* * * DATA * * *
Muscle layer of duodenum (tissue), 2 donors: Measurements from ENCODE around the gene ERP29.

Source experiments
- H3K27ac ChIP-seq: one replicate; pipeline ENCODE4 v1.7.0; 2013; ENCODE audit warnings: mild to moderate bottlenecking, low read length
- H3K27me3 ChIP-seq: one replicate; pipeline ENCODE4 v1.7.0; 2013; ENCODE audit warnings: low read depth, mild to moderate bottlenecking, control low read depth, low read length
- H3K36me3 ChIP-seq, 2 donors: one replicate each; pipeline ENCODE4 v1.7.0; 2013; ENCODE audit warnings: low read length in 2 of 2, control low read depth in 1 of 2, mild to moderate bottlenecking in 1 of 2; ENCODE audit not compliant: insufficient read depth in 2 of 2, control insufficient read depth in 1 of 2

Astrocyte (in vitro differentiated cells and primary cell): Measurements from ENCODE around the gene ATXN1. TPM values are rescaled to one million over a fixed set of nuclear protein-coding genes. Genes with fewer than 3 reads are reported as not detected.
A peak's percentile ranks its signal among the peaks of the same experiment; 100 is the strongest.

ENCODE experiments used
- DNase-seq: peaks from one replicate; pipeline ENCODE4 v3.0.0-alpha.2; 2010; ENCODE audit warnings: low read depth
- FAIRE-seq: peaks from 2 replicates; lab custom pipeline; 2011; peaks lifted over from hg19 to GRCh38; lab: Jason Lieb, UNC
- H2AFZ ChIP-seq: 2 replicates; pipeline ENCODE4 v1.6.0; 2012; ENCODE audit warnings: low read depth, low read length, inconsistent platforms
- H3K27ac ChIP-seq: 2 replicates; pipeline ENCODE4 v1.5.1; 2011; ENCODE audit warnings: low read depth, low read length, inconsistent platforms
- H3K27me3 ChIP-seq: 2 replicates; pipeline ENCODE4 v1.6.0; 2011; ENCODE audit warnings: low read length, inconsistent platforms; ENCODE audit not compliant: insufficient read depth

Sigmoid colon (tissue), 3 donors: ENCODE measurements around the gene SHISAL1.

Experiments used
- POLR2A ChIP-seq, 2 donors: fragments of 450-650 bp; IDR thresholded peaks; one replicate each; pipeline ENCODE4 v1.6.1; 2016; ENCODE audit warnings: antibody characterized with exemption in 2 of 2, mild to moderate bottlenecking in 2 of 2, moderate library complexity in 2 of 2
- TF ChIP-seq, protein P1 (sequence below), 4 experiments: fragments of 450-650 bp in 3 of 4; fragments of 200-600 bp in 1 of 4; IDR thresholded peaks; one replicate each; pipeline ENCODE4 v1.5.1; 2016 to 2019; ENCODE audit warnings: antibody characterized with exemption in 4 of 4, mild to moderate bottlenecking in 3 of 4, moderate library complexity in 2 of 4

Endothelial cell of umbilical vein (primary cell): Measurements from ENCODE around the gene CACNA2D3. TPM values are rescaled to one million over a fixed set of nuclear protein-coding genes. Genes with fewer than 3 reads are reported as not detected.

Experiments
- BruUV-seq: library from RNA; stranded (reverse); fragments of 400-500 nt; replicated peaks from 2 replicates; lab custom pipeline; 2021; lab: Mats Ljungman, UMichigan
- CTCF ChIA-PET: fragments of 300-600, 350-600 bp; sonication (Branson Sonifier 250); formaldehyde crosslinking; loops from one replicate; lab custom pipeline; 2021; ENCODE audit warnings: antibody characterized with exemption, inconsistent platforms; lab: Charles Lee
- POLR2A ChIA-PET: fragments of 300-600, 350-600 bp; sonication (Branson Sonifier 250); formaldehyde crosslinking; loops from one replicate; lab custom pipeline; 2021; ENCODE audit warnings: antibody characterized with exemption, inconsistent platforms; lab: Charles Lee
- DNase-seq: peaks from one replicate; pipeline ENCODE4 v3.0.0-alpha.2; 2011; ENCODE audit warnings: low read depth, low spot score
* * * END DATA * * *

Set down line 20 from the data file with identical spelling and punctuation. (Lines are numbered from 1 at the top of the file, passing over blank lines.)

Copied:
- BruUV-seq: library from RNA; stranded (reverse); fragments of 400-500 nt; replicated peaks from 2 replicates; lab custom pipeline; 2021; lab: Mats Ljungman, UMichigan